The French mime artist Marcel Marceau made a name for himself as the silent Bip the Clown, whose performance was comedic and tragic at the same time, echoing life itself in its mixture of happiness and sadness.
What is far less known about Marcel Mangel, who changed his name to Marceau during the German occupation of France during the second world war, was that he was an active participant within the French resistance, who managed to evacuate an entire orphanage full of Jewish children just before they were to be deported to a concentration camp.
Coming from a Jewish family living in Strasbourg, in the border area between France and Germany, Marcel, who was 16 at the time, was among the first to witness the horror of German invasion. Together with his family, the teenage Marcel was evacuated from Strasbourg, just before it was overrun. They headed south to Limoges, a municipality in central France.
From that point on, Marcel Mangel knew he had to fight for his survival. As the French Army capitulated after a month of fighting, Mangel changed his name to Marceau after a general from the French Revolution, François Séverin Marceau-Desgraviers.
Together with his cousin, George Loinger, he joined the Resistance, staying undercover by using his nom du guerre, even though his father, Charles, was caught and sent to Auschwitz, where he died. His knowledge of both English and German, in addition to his native French, and the acting talent which young Marcel expressed at an early age, all came in handy during numerous diversions and intelligence missions conducted by the resistance.
He managed to avoid detection from the Gestapo throughout the war years with the help of forged papers and fake identities. In 1944, the Nazis were in a hurry to dispose of the remaining Jewish population in France, as the war was approaching its bitter end.
There were several hundred Jewish children living in an orphanage just west of Paris, whose evacuation became a top priority for the Resistance. Marcel was given the task to somehow get the children out of the orphanage without alerting the Nazi authorities and to transport them to Switzerland.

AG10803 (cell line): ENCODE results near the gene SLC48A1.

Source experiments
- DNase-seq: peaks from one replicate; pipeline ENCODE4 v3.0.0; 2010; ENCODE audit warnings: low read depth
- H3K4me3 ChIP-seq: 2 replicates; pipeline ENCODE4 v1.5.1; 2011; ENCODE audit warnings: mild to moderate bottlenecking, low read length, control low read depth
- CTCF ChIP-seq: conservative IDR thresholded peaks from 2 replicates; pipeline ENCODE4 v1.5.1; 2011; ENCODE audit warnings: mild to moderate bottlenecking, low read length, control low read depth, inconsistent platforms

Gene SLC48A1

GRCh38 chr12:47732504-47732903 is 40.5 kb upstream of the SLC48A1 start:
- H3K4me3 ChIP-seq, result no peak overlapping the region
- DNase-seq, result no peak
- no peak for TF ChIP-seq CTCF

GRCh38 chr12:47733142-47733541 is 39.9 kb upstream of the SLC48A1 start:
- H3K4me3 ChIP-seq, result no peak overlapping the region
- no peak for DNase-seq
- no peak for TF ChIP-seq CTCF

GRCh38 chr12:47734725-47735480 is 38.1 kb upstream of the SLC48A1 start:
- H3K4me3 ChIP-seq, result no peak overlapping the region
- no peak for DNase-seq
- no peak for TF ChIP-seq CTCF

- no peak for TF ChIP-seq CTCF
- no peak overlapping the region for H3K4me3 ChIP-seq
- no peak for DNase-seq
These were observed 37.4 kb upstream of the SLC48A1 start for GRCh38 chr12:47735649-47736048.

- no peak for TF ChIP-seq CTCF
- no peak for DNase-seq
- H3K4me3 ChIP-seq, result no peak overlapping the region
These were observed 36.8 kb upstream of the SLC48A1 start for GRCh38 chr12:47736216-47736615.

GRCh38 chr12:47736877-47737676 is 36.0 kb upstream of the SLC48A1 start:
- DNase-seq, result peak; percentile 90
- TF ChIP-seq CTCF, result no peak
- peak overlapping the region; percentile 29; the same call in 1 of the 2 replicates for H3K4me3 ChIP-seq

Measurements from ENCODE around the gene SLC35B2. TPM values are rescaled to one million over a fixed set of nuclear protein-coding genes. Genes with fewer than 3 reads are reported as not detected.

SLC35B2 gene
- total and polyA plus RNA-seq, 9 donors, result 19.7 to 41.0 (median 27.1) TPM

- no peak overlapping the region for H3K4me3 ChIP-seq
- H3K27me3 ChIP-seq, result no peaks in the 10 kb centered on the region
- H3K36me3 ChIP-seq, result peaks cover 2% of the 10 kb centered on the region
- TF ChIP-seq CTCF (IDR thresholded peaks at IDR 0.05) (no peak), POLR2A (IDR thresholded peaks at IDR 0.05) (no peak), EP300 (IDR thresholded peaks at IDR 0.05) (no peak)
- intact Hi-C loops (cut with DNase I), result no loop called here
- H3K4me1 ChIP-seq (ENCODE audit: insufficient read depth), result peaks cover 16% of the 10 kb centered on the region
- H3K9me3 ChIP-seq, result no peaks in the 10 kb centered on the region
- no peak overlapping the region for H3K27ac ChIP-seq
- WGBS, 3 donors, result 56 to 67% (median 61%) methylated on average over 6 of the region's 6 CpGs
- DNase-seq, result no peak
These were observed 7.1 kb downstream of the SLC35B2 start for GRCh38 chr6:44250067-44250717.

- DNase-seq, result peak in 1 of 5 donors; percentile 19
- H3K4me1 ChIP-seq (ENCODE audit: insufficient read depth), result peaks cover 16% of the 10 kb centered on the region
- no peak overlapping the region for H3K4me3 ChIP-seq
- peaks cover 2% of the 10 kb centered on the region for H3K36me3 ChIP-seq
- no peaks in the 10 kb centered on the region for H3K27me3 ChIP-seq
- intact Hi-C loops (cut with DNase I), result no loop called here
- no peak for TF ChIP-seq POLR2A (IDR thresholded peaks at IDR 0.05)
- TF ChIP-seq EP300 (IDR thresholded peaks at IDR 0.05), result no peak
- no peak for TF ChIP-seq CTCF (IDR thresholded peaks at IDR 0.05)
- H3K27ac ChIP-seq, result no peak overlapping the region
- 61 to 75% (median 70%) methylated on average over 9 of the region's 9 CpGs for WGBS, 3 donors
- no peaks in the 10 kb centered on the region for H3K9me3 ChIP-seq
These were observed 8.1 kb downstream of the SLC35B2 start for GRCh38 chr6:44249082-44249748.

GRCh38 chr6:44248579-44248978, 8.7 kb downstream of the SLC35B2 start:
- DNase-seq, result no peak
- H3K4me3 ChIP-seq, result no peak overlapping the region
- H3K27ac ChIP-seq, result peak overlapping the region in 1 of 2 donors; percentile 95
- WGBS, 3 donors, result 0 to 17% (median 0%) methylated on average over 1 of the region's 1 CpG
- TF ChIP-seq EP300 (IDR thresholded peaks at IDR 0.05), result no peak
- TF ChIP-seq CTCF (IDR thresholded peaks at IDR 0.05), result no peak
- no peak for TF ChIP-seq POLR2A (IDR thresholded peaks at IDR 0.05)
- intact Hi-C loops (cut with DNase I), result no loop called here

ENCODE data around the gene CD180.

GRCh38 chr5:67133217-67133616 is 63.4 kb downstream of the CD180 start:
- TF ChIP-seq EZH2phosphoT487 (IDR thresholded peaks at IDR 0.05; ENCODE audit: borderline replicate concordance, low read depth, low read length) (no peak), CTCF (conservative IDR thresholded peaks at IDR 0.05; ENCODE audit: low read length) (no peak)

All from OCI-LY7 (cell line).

He disguised himself as a boy scout and managed to convince the orphanage staff that he was taking the kids on a field trip organized by the French scouts. Did they believe him, or did they comply because it was well-known what kind of grim future awaited the children if they weren’t evacuated? This remains a mystery, but the anecdote of how exactly Marcel managed to make three runs from the orphanage to the Swiss border, evacuating hundreds of children, is both remarkable and inspiring.
Since childhood, Marcel was fascinated with Charlie Chaplin. In fact, his later career as a mime performer was largely influenced by the charm of Chaplin’s Little Tramp character. Once the Jewish orphans were ready for transport, Marcel needed to keep them quiet in order to avoid detection.
But how does one keep so many children quiet? By captivating their imagination with a miraculous mime performance―one that Marcel Marceau personally devised. It worked every time.
Phillipe Mora, whose father fought alongside Marcel, said in an interview for the Sunday Morning Herald in 2009:
“Marceau started miming to keep children quiet as they were escaping. It had nothing to do with show business. He was miming for his life.”
George Loigner also remembered how his cousin calmed the children and persuaded them to stay quiet in an interview for the Jewish Telegraph Agency in 2007, just after Marcel’s death:
“The kids loved Marcel and felt safe with him. He had already begun doing performances in the orphanage, where he had met a mime instructor earlier on. The kids had to appear like they were simply going on vacation to a home near the Swiss border, and Marcel really put them at ease.”
Soon after, the Allies embarked upon the shores of Normandy, liberating France in the following months. Marcel and his cousin George joined the Free French Army and continued their push towards Berlin. What the mime performer later called his greatest exploit as a soldier was when he captured an entire German unit, together with several other French soldiers, as he acted like they were the advance guard of a much larger French force. In fact, Marceau and a few men were all alone, but the Germans assumed that it was better to surrender than face a whole French division in battle.
This story, in particular, grew into a myth which widely circulated for years. The myth stated that Marceau used his mime to demonstrate to the Germans from a distance that a large French force was approaching, making them retreat, but this was denied by Marceau and Loigner, who gave the exact account during his interview, following Marceau’s death.
His military service actually got young Marceau into acting and performing, as he was invited to appear in front of 3,000 US troops in Frankfurt, Germany, just after the war ended. Marceau himself recalled the moment when the army shaped his future, at a Wallenberg Medal acceptance speech in 2001:
“I played for the G.I.s and two days later I had my first review in the Stars and Stripes.”
His contribution to the French Resistance was never forgotten and the pain of his father’s death in Auschwitz determined the sadness that remained forever present in his mime skits. Marcel Marceau died in 2007, leaving a legacy that defined the art he pioneered.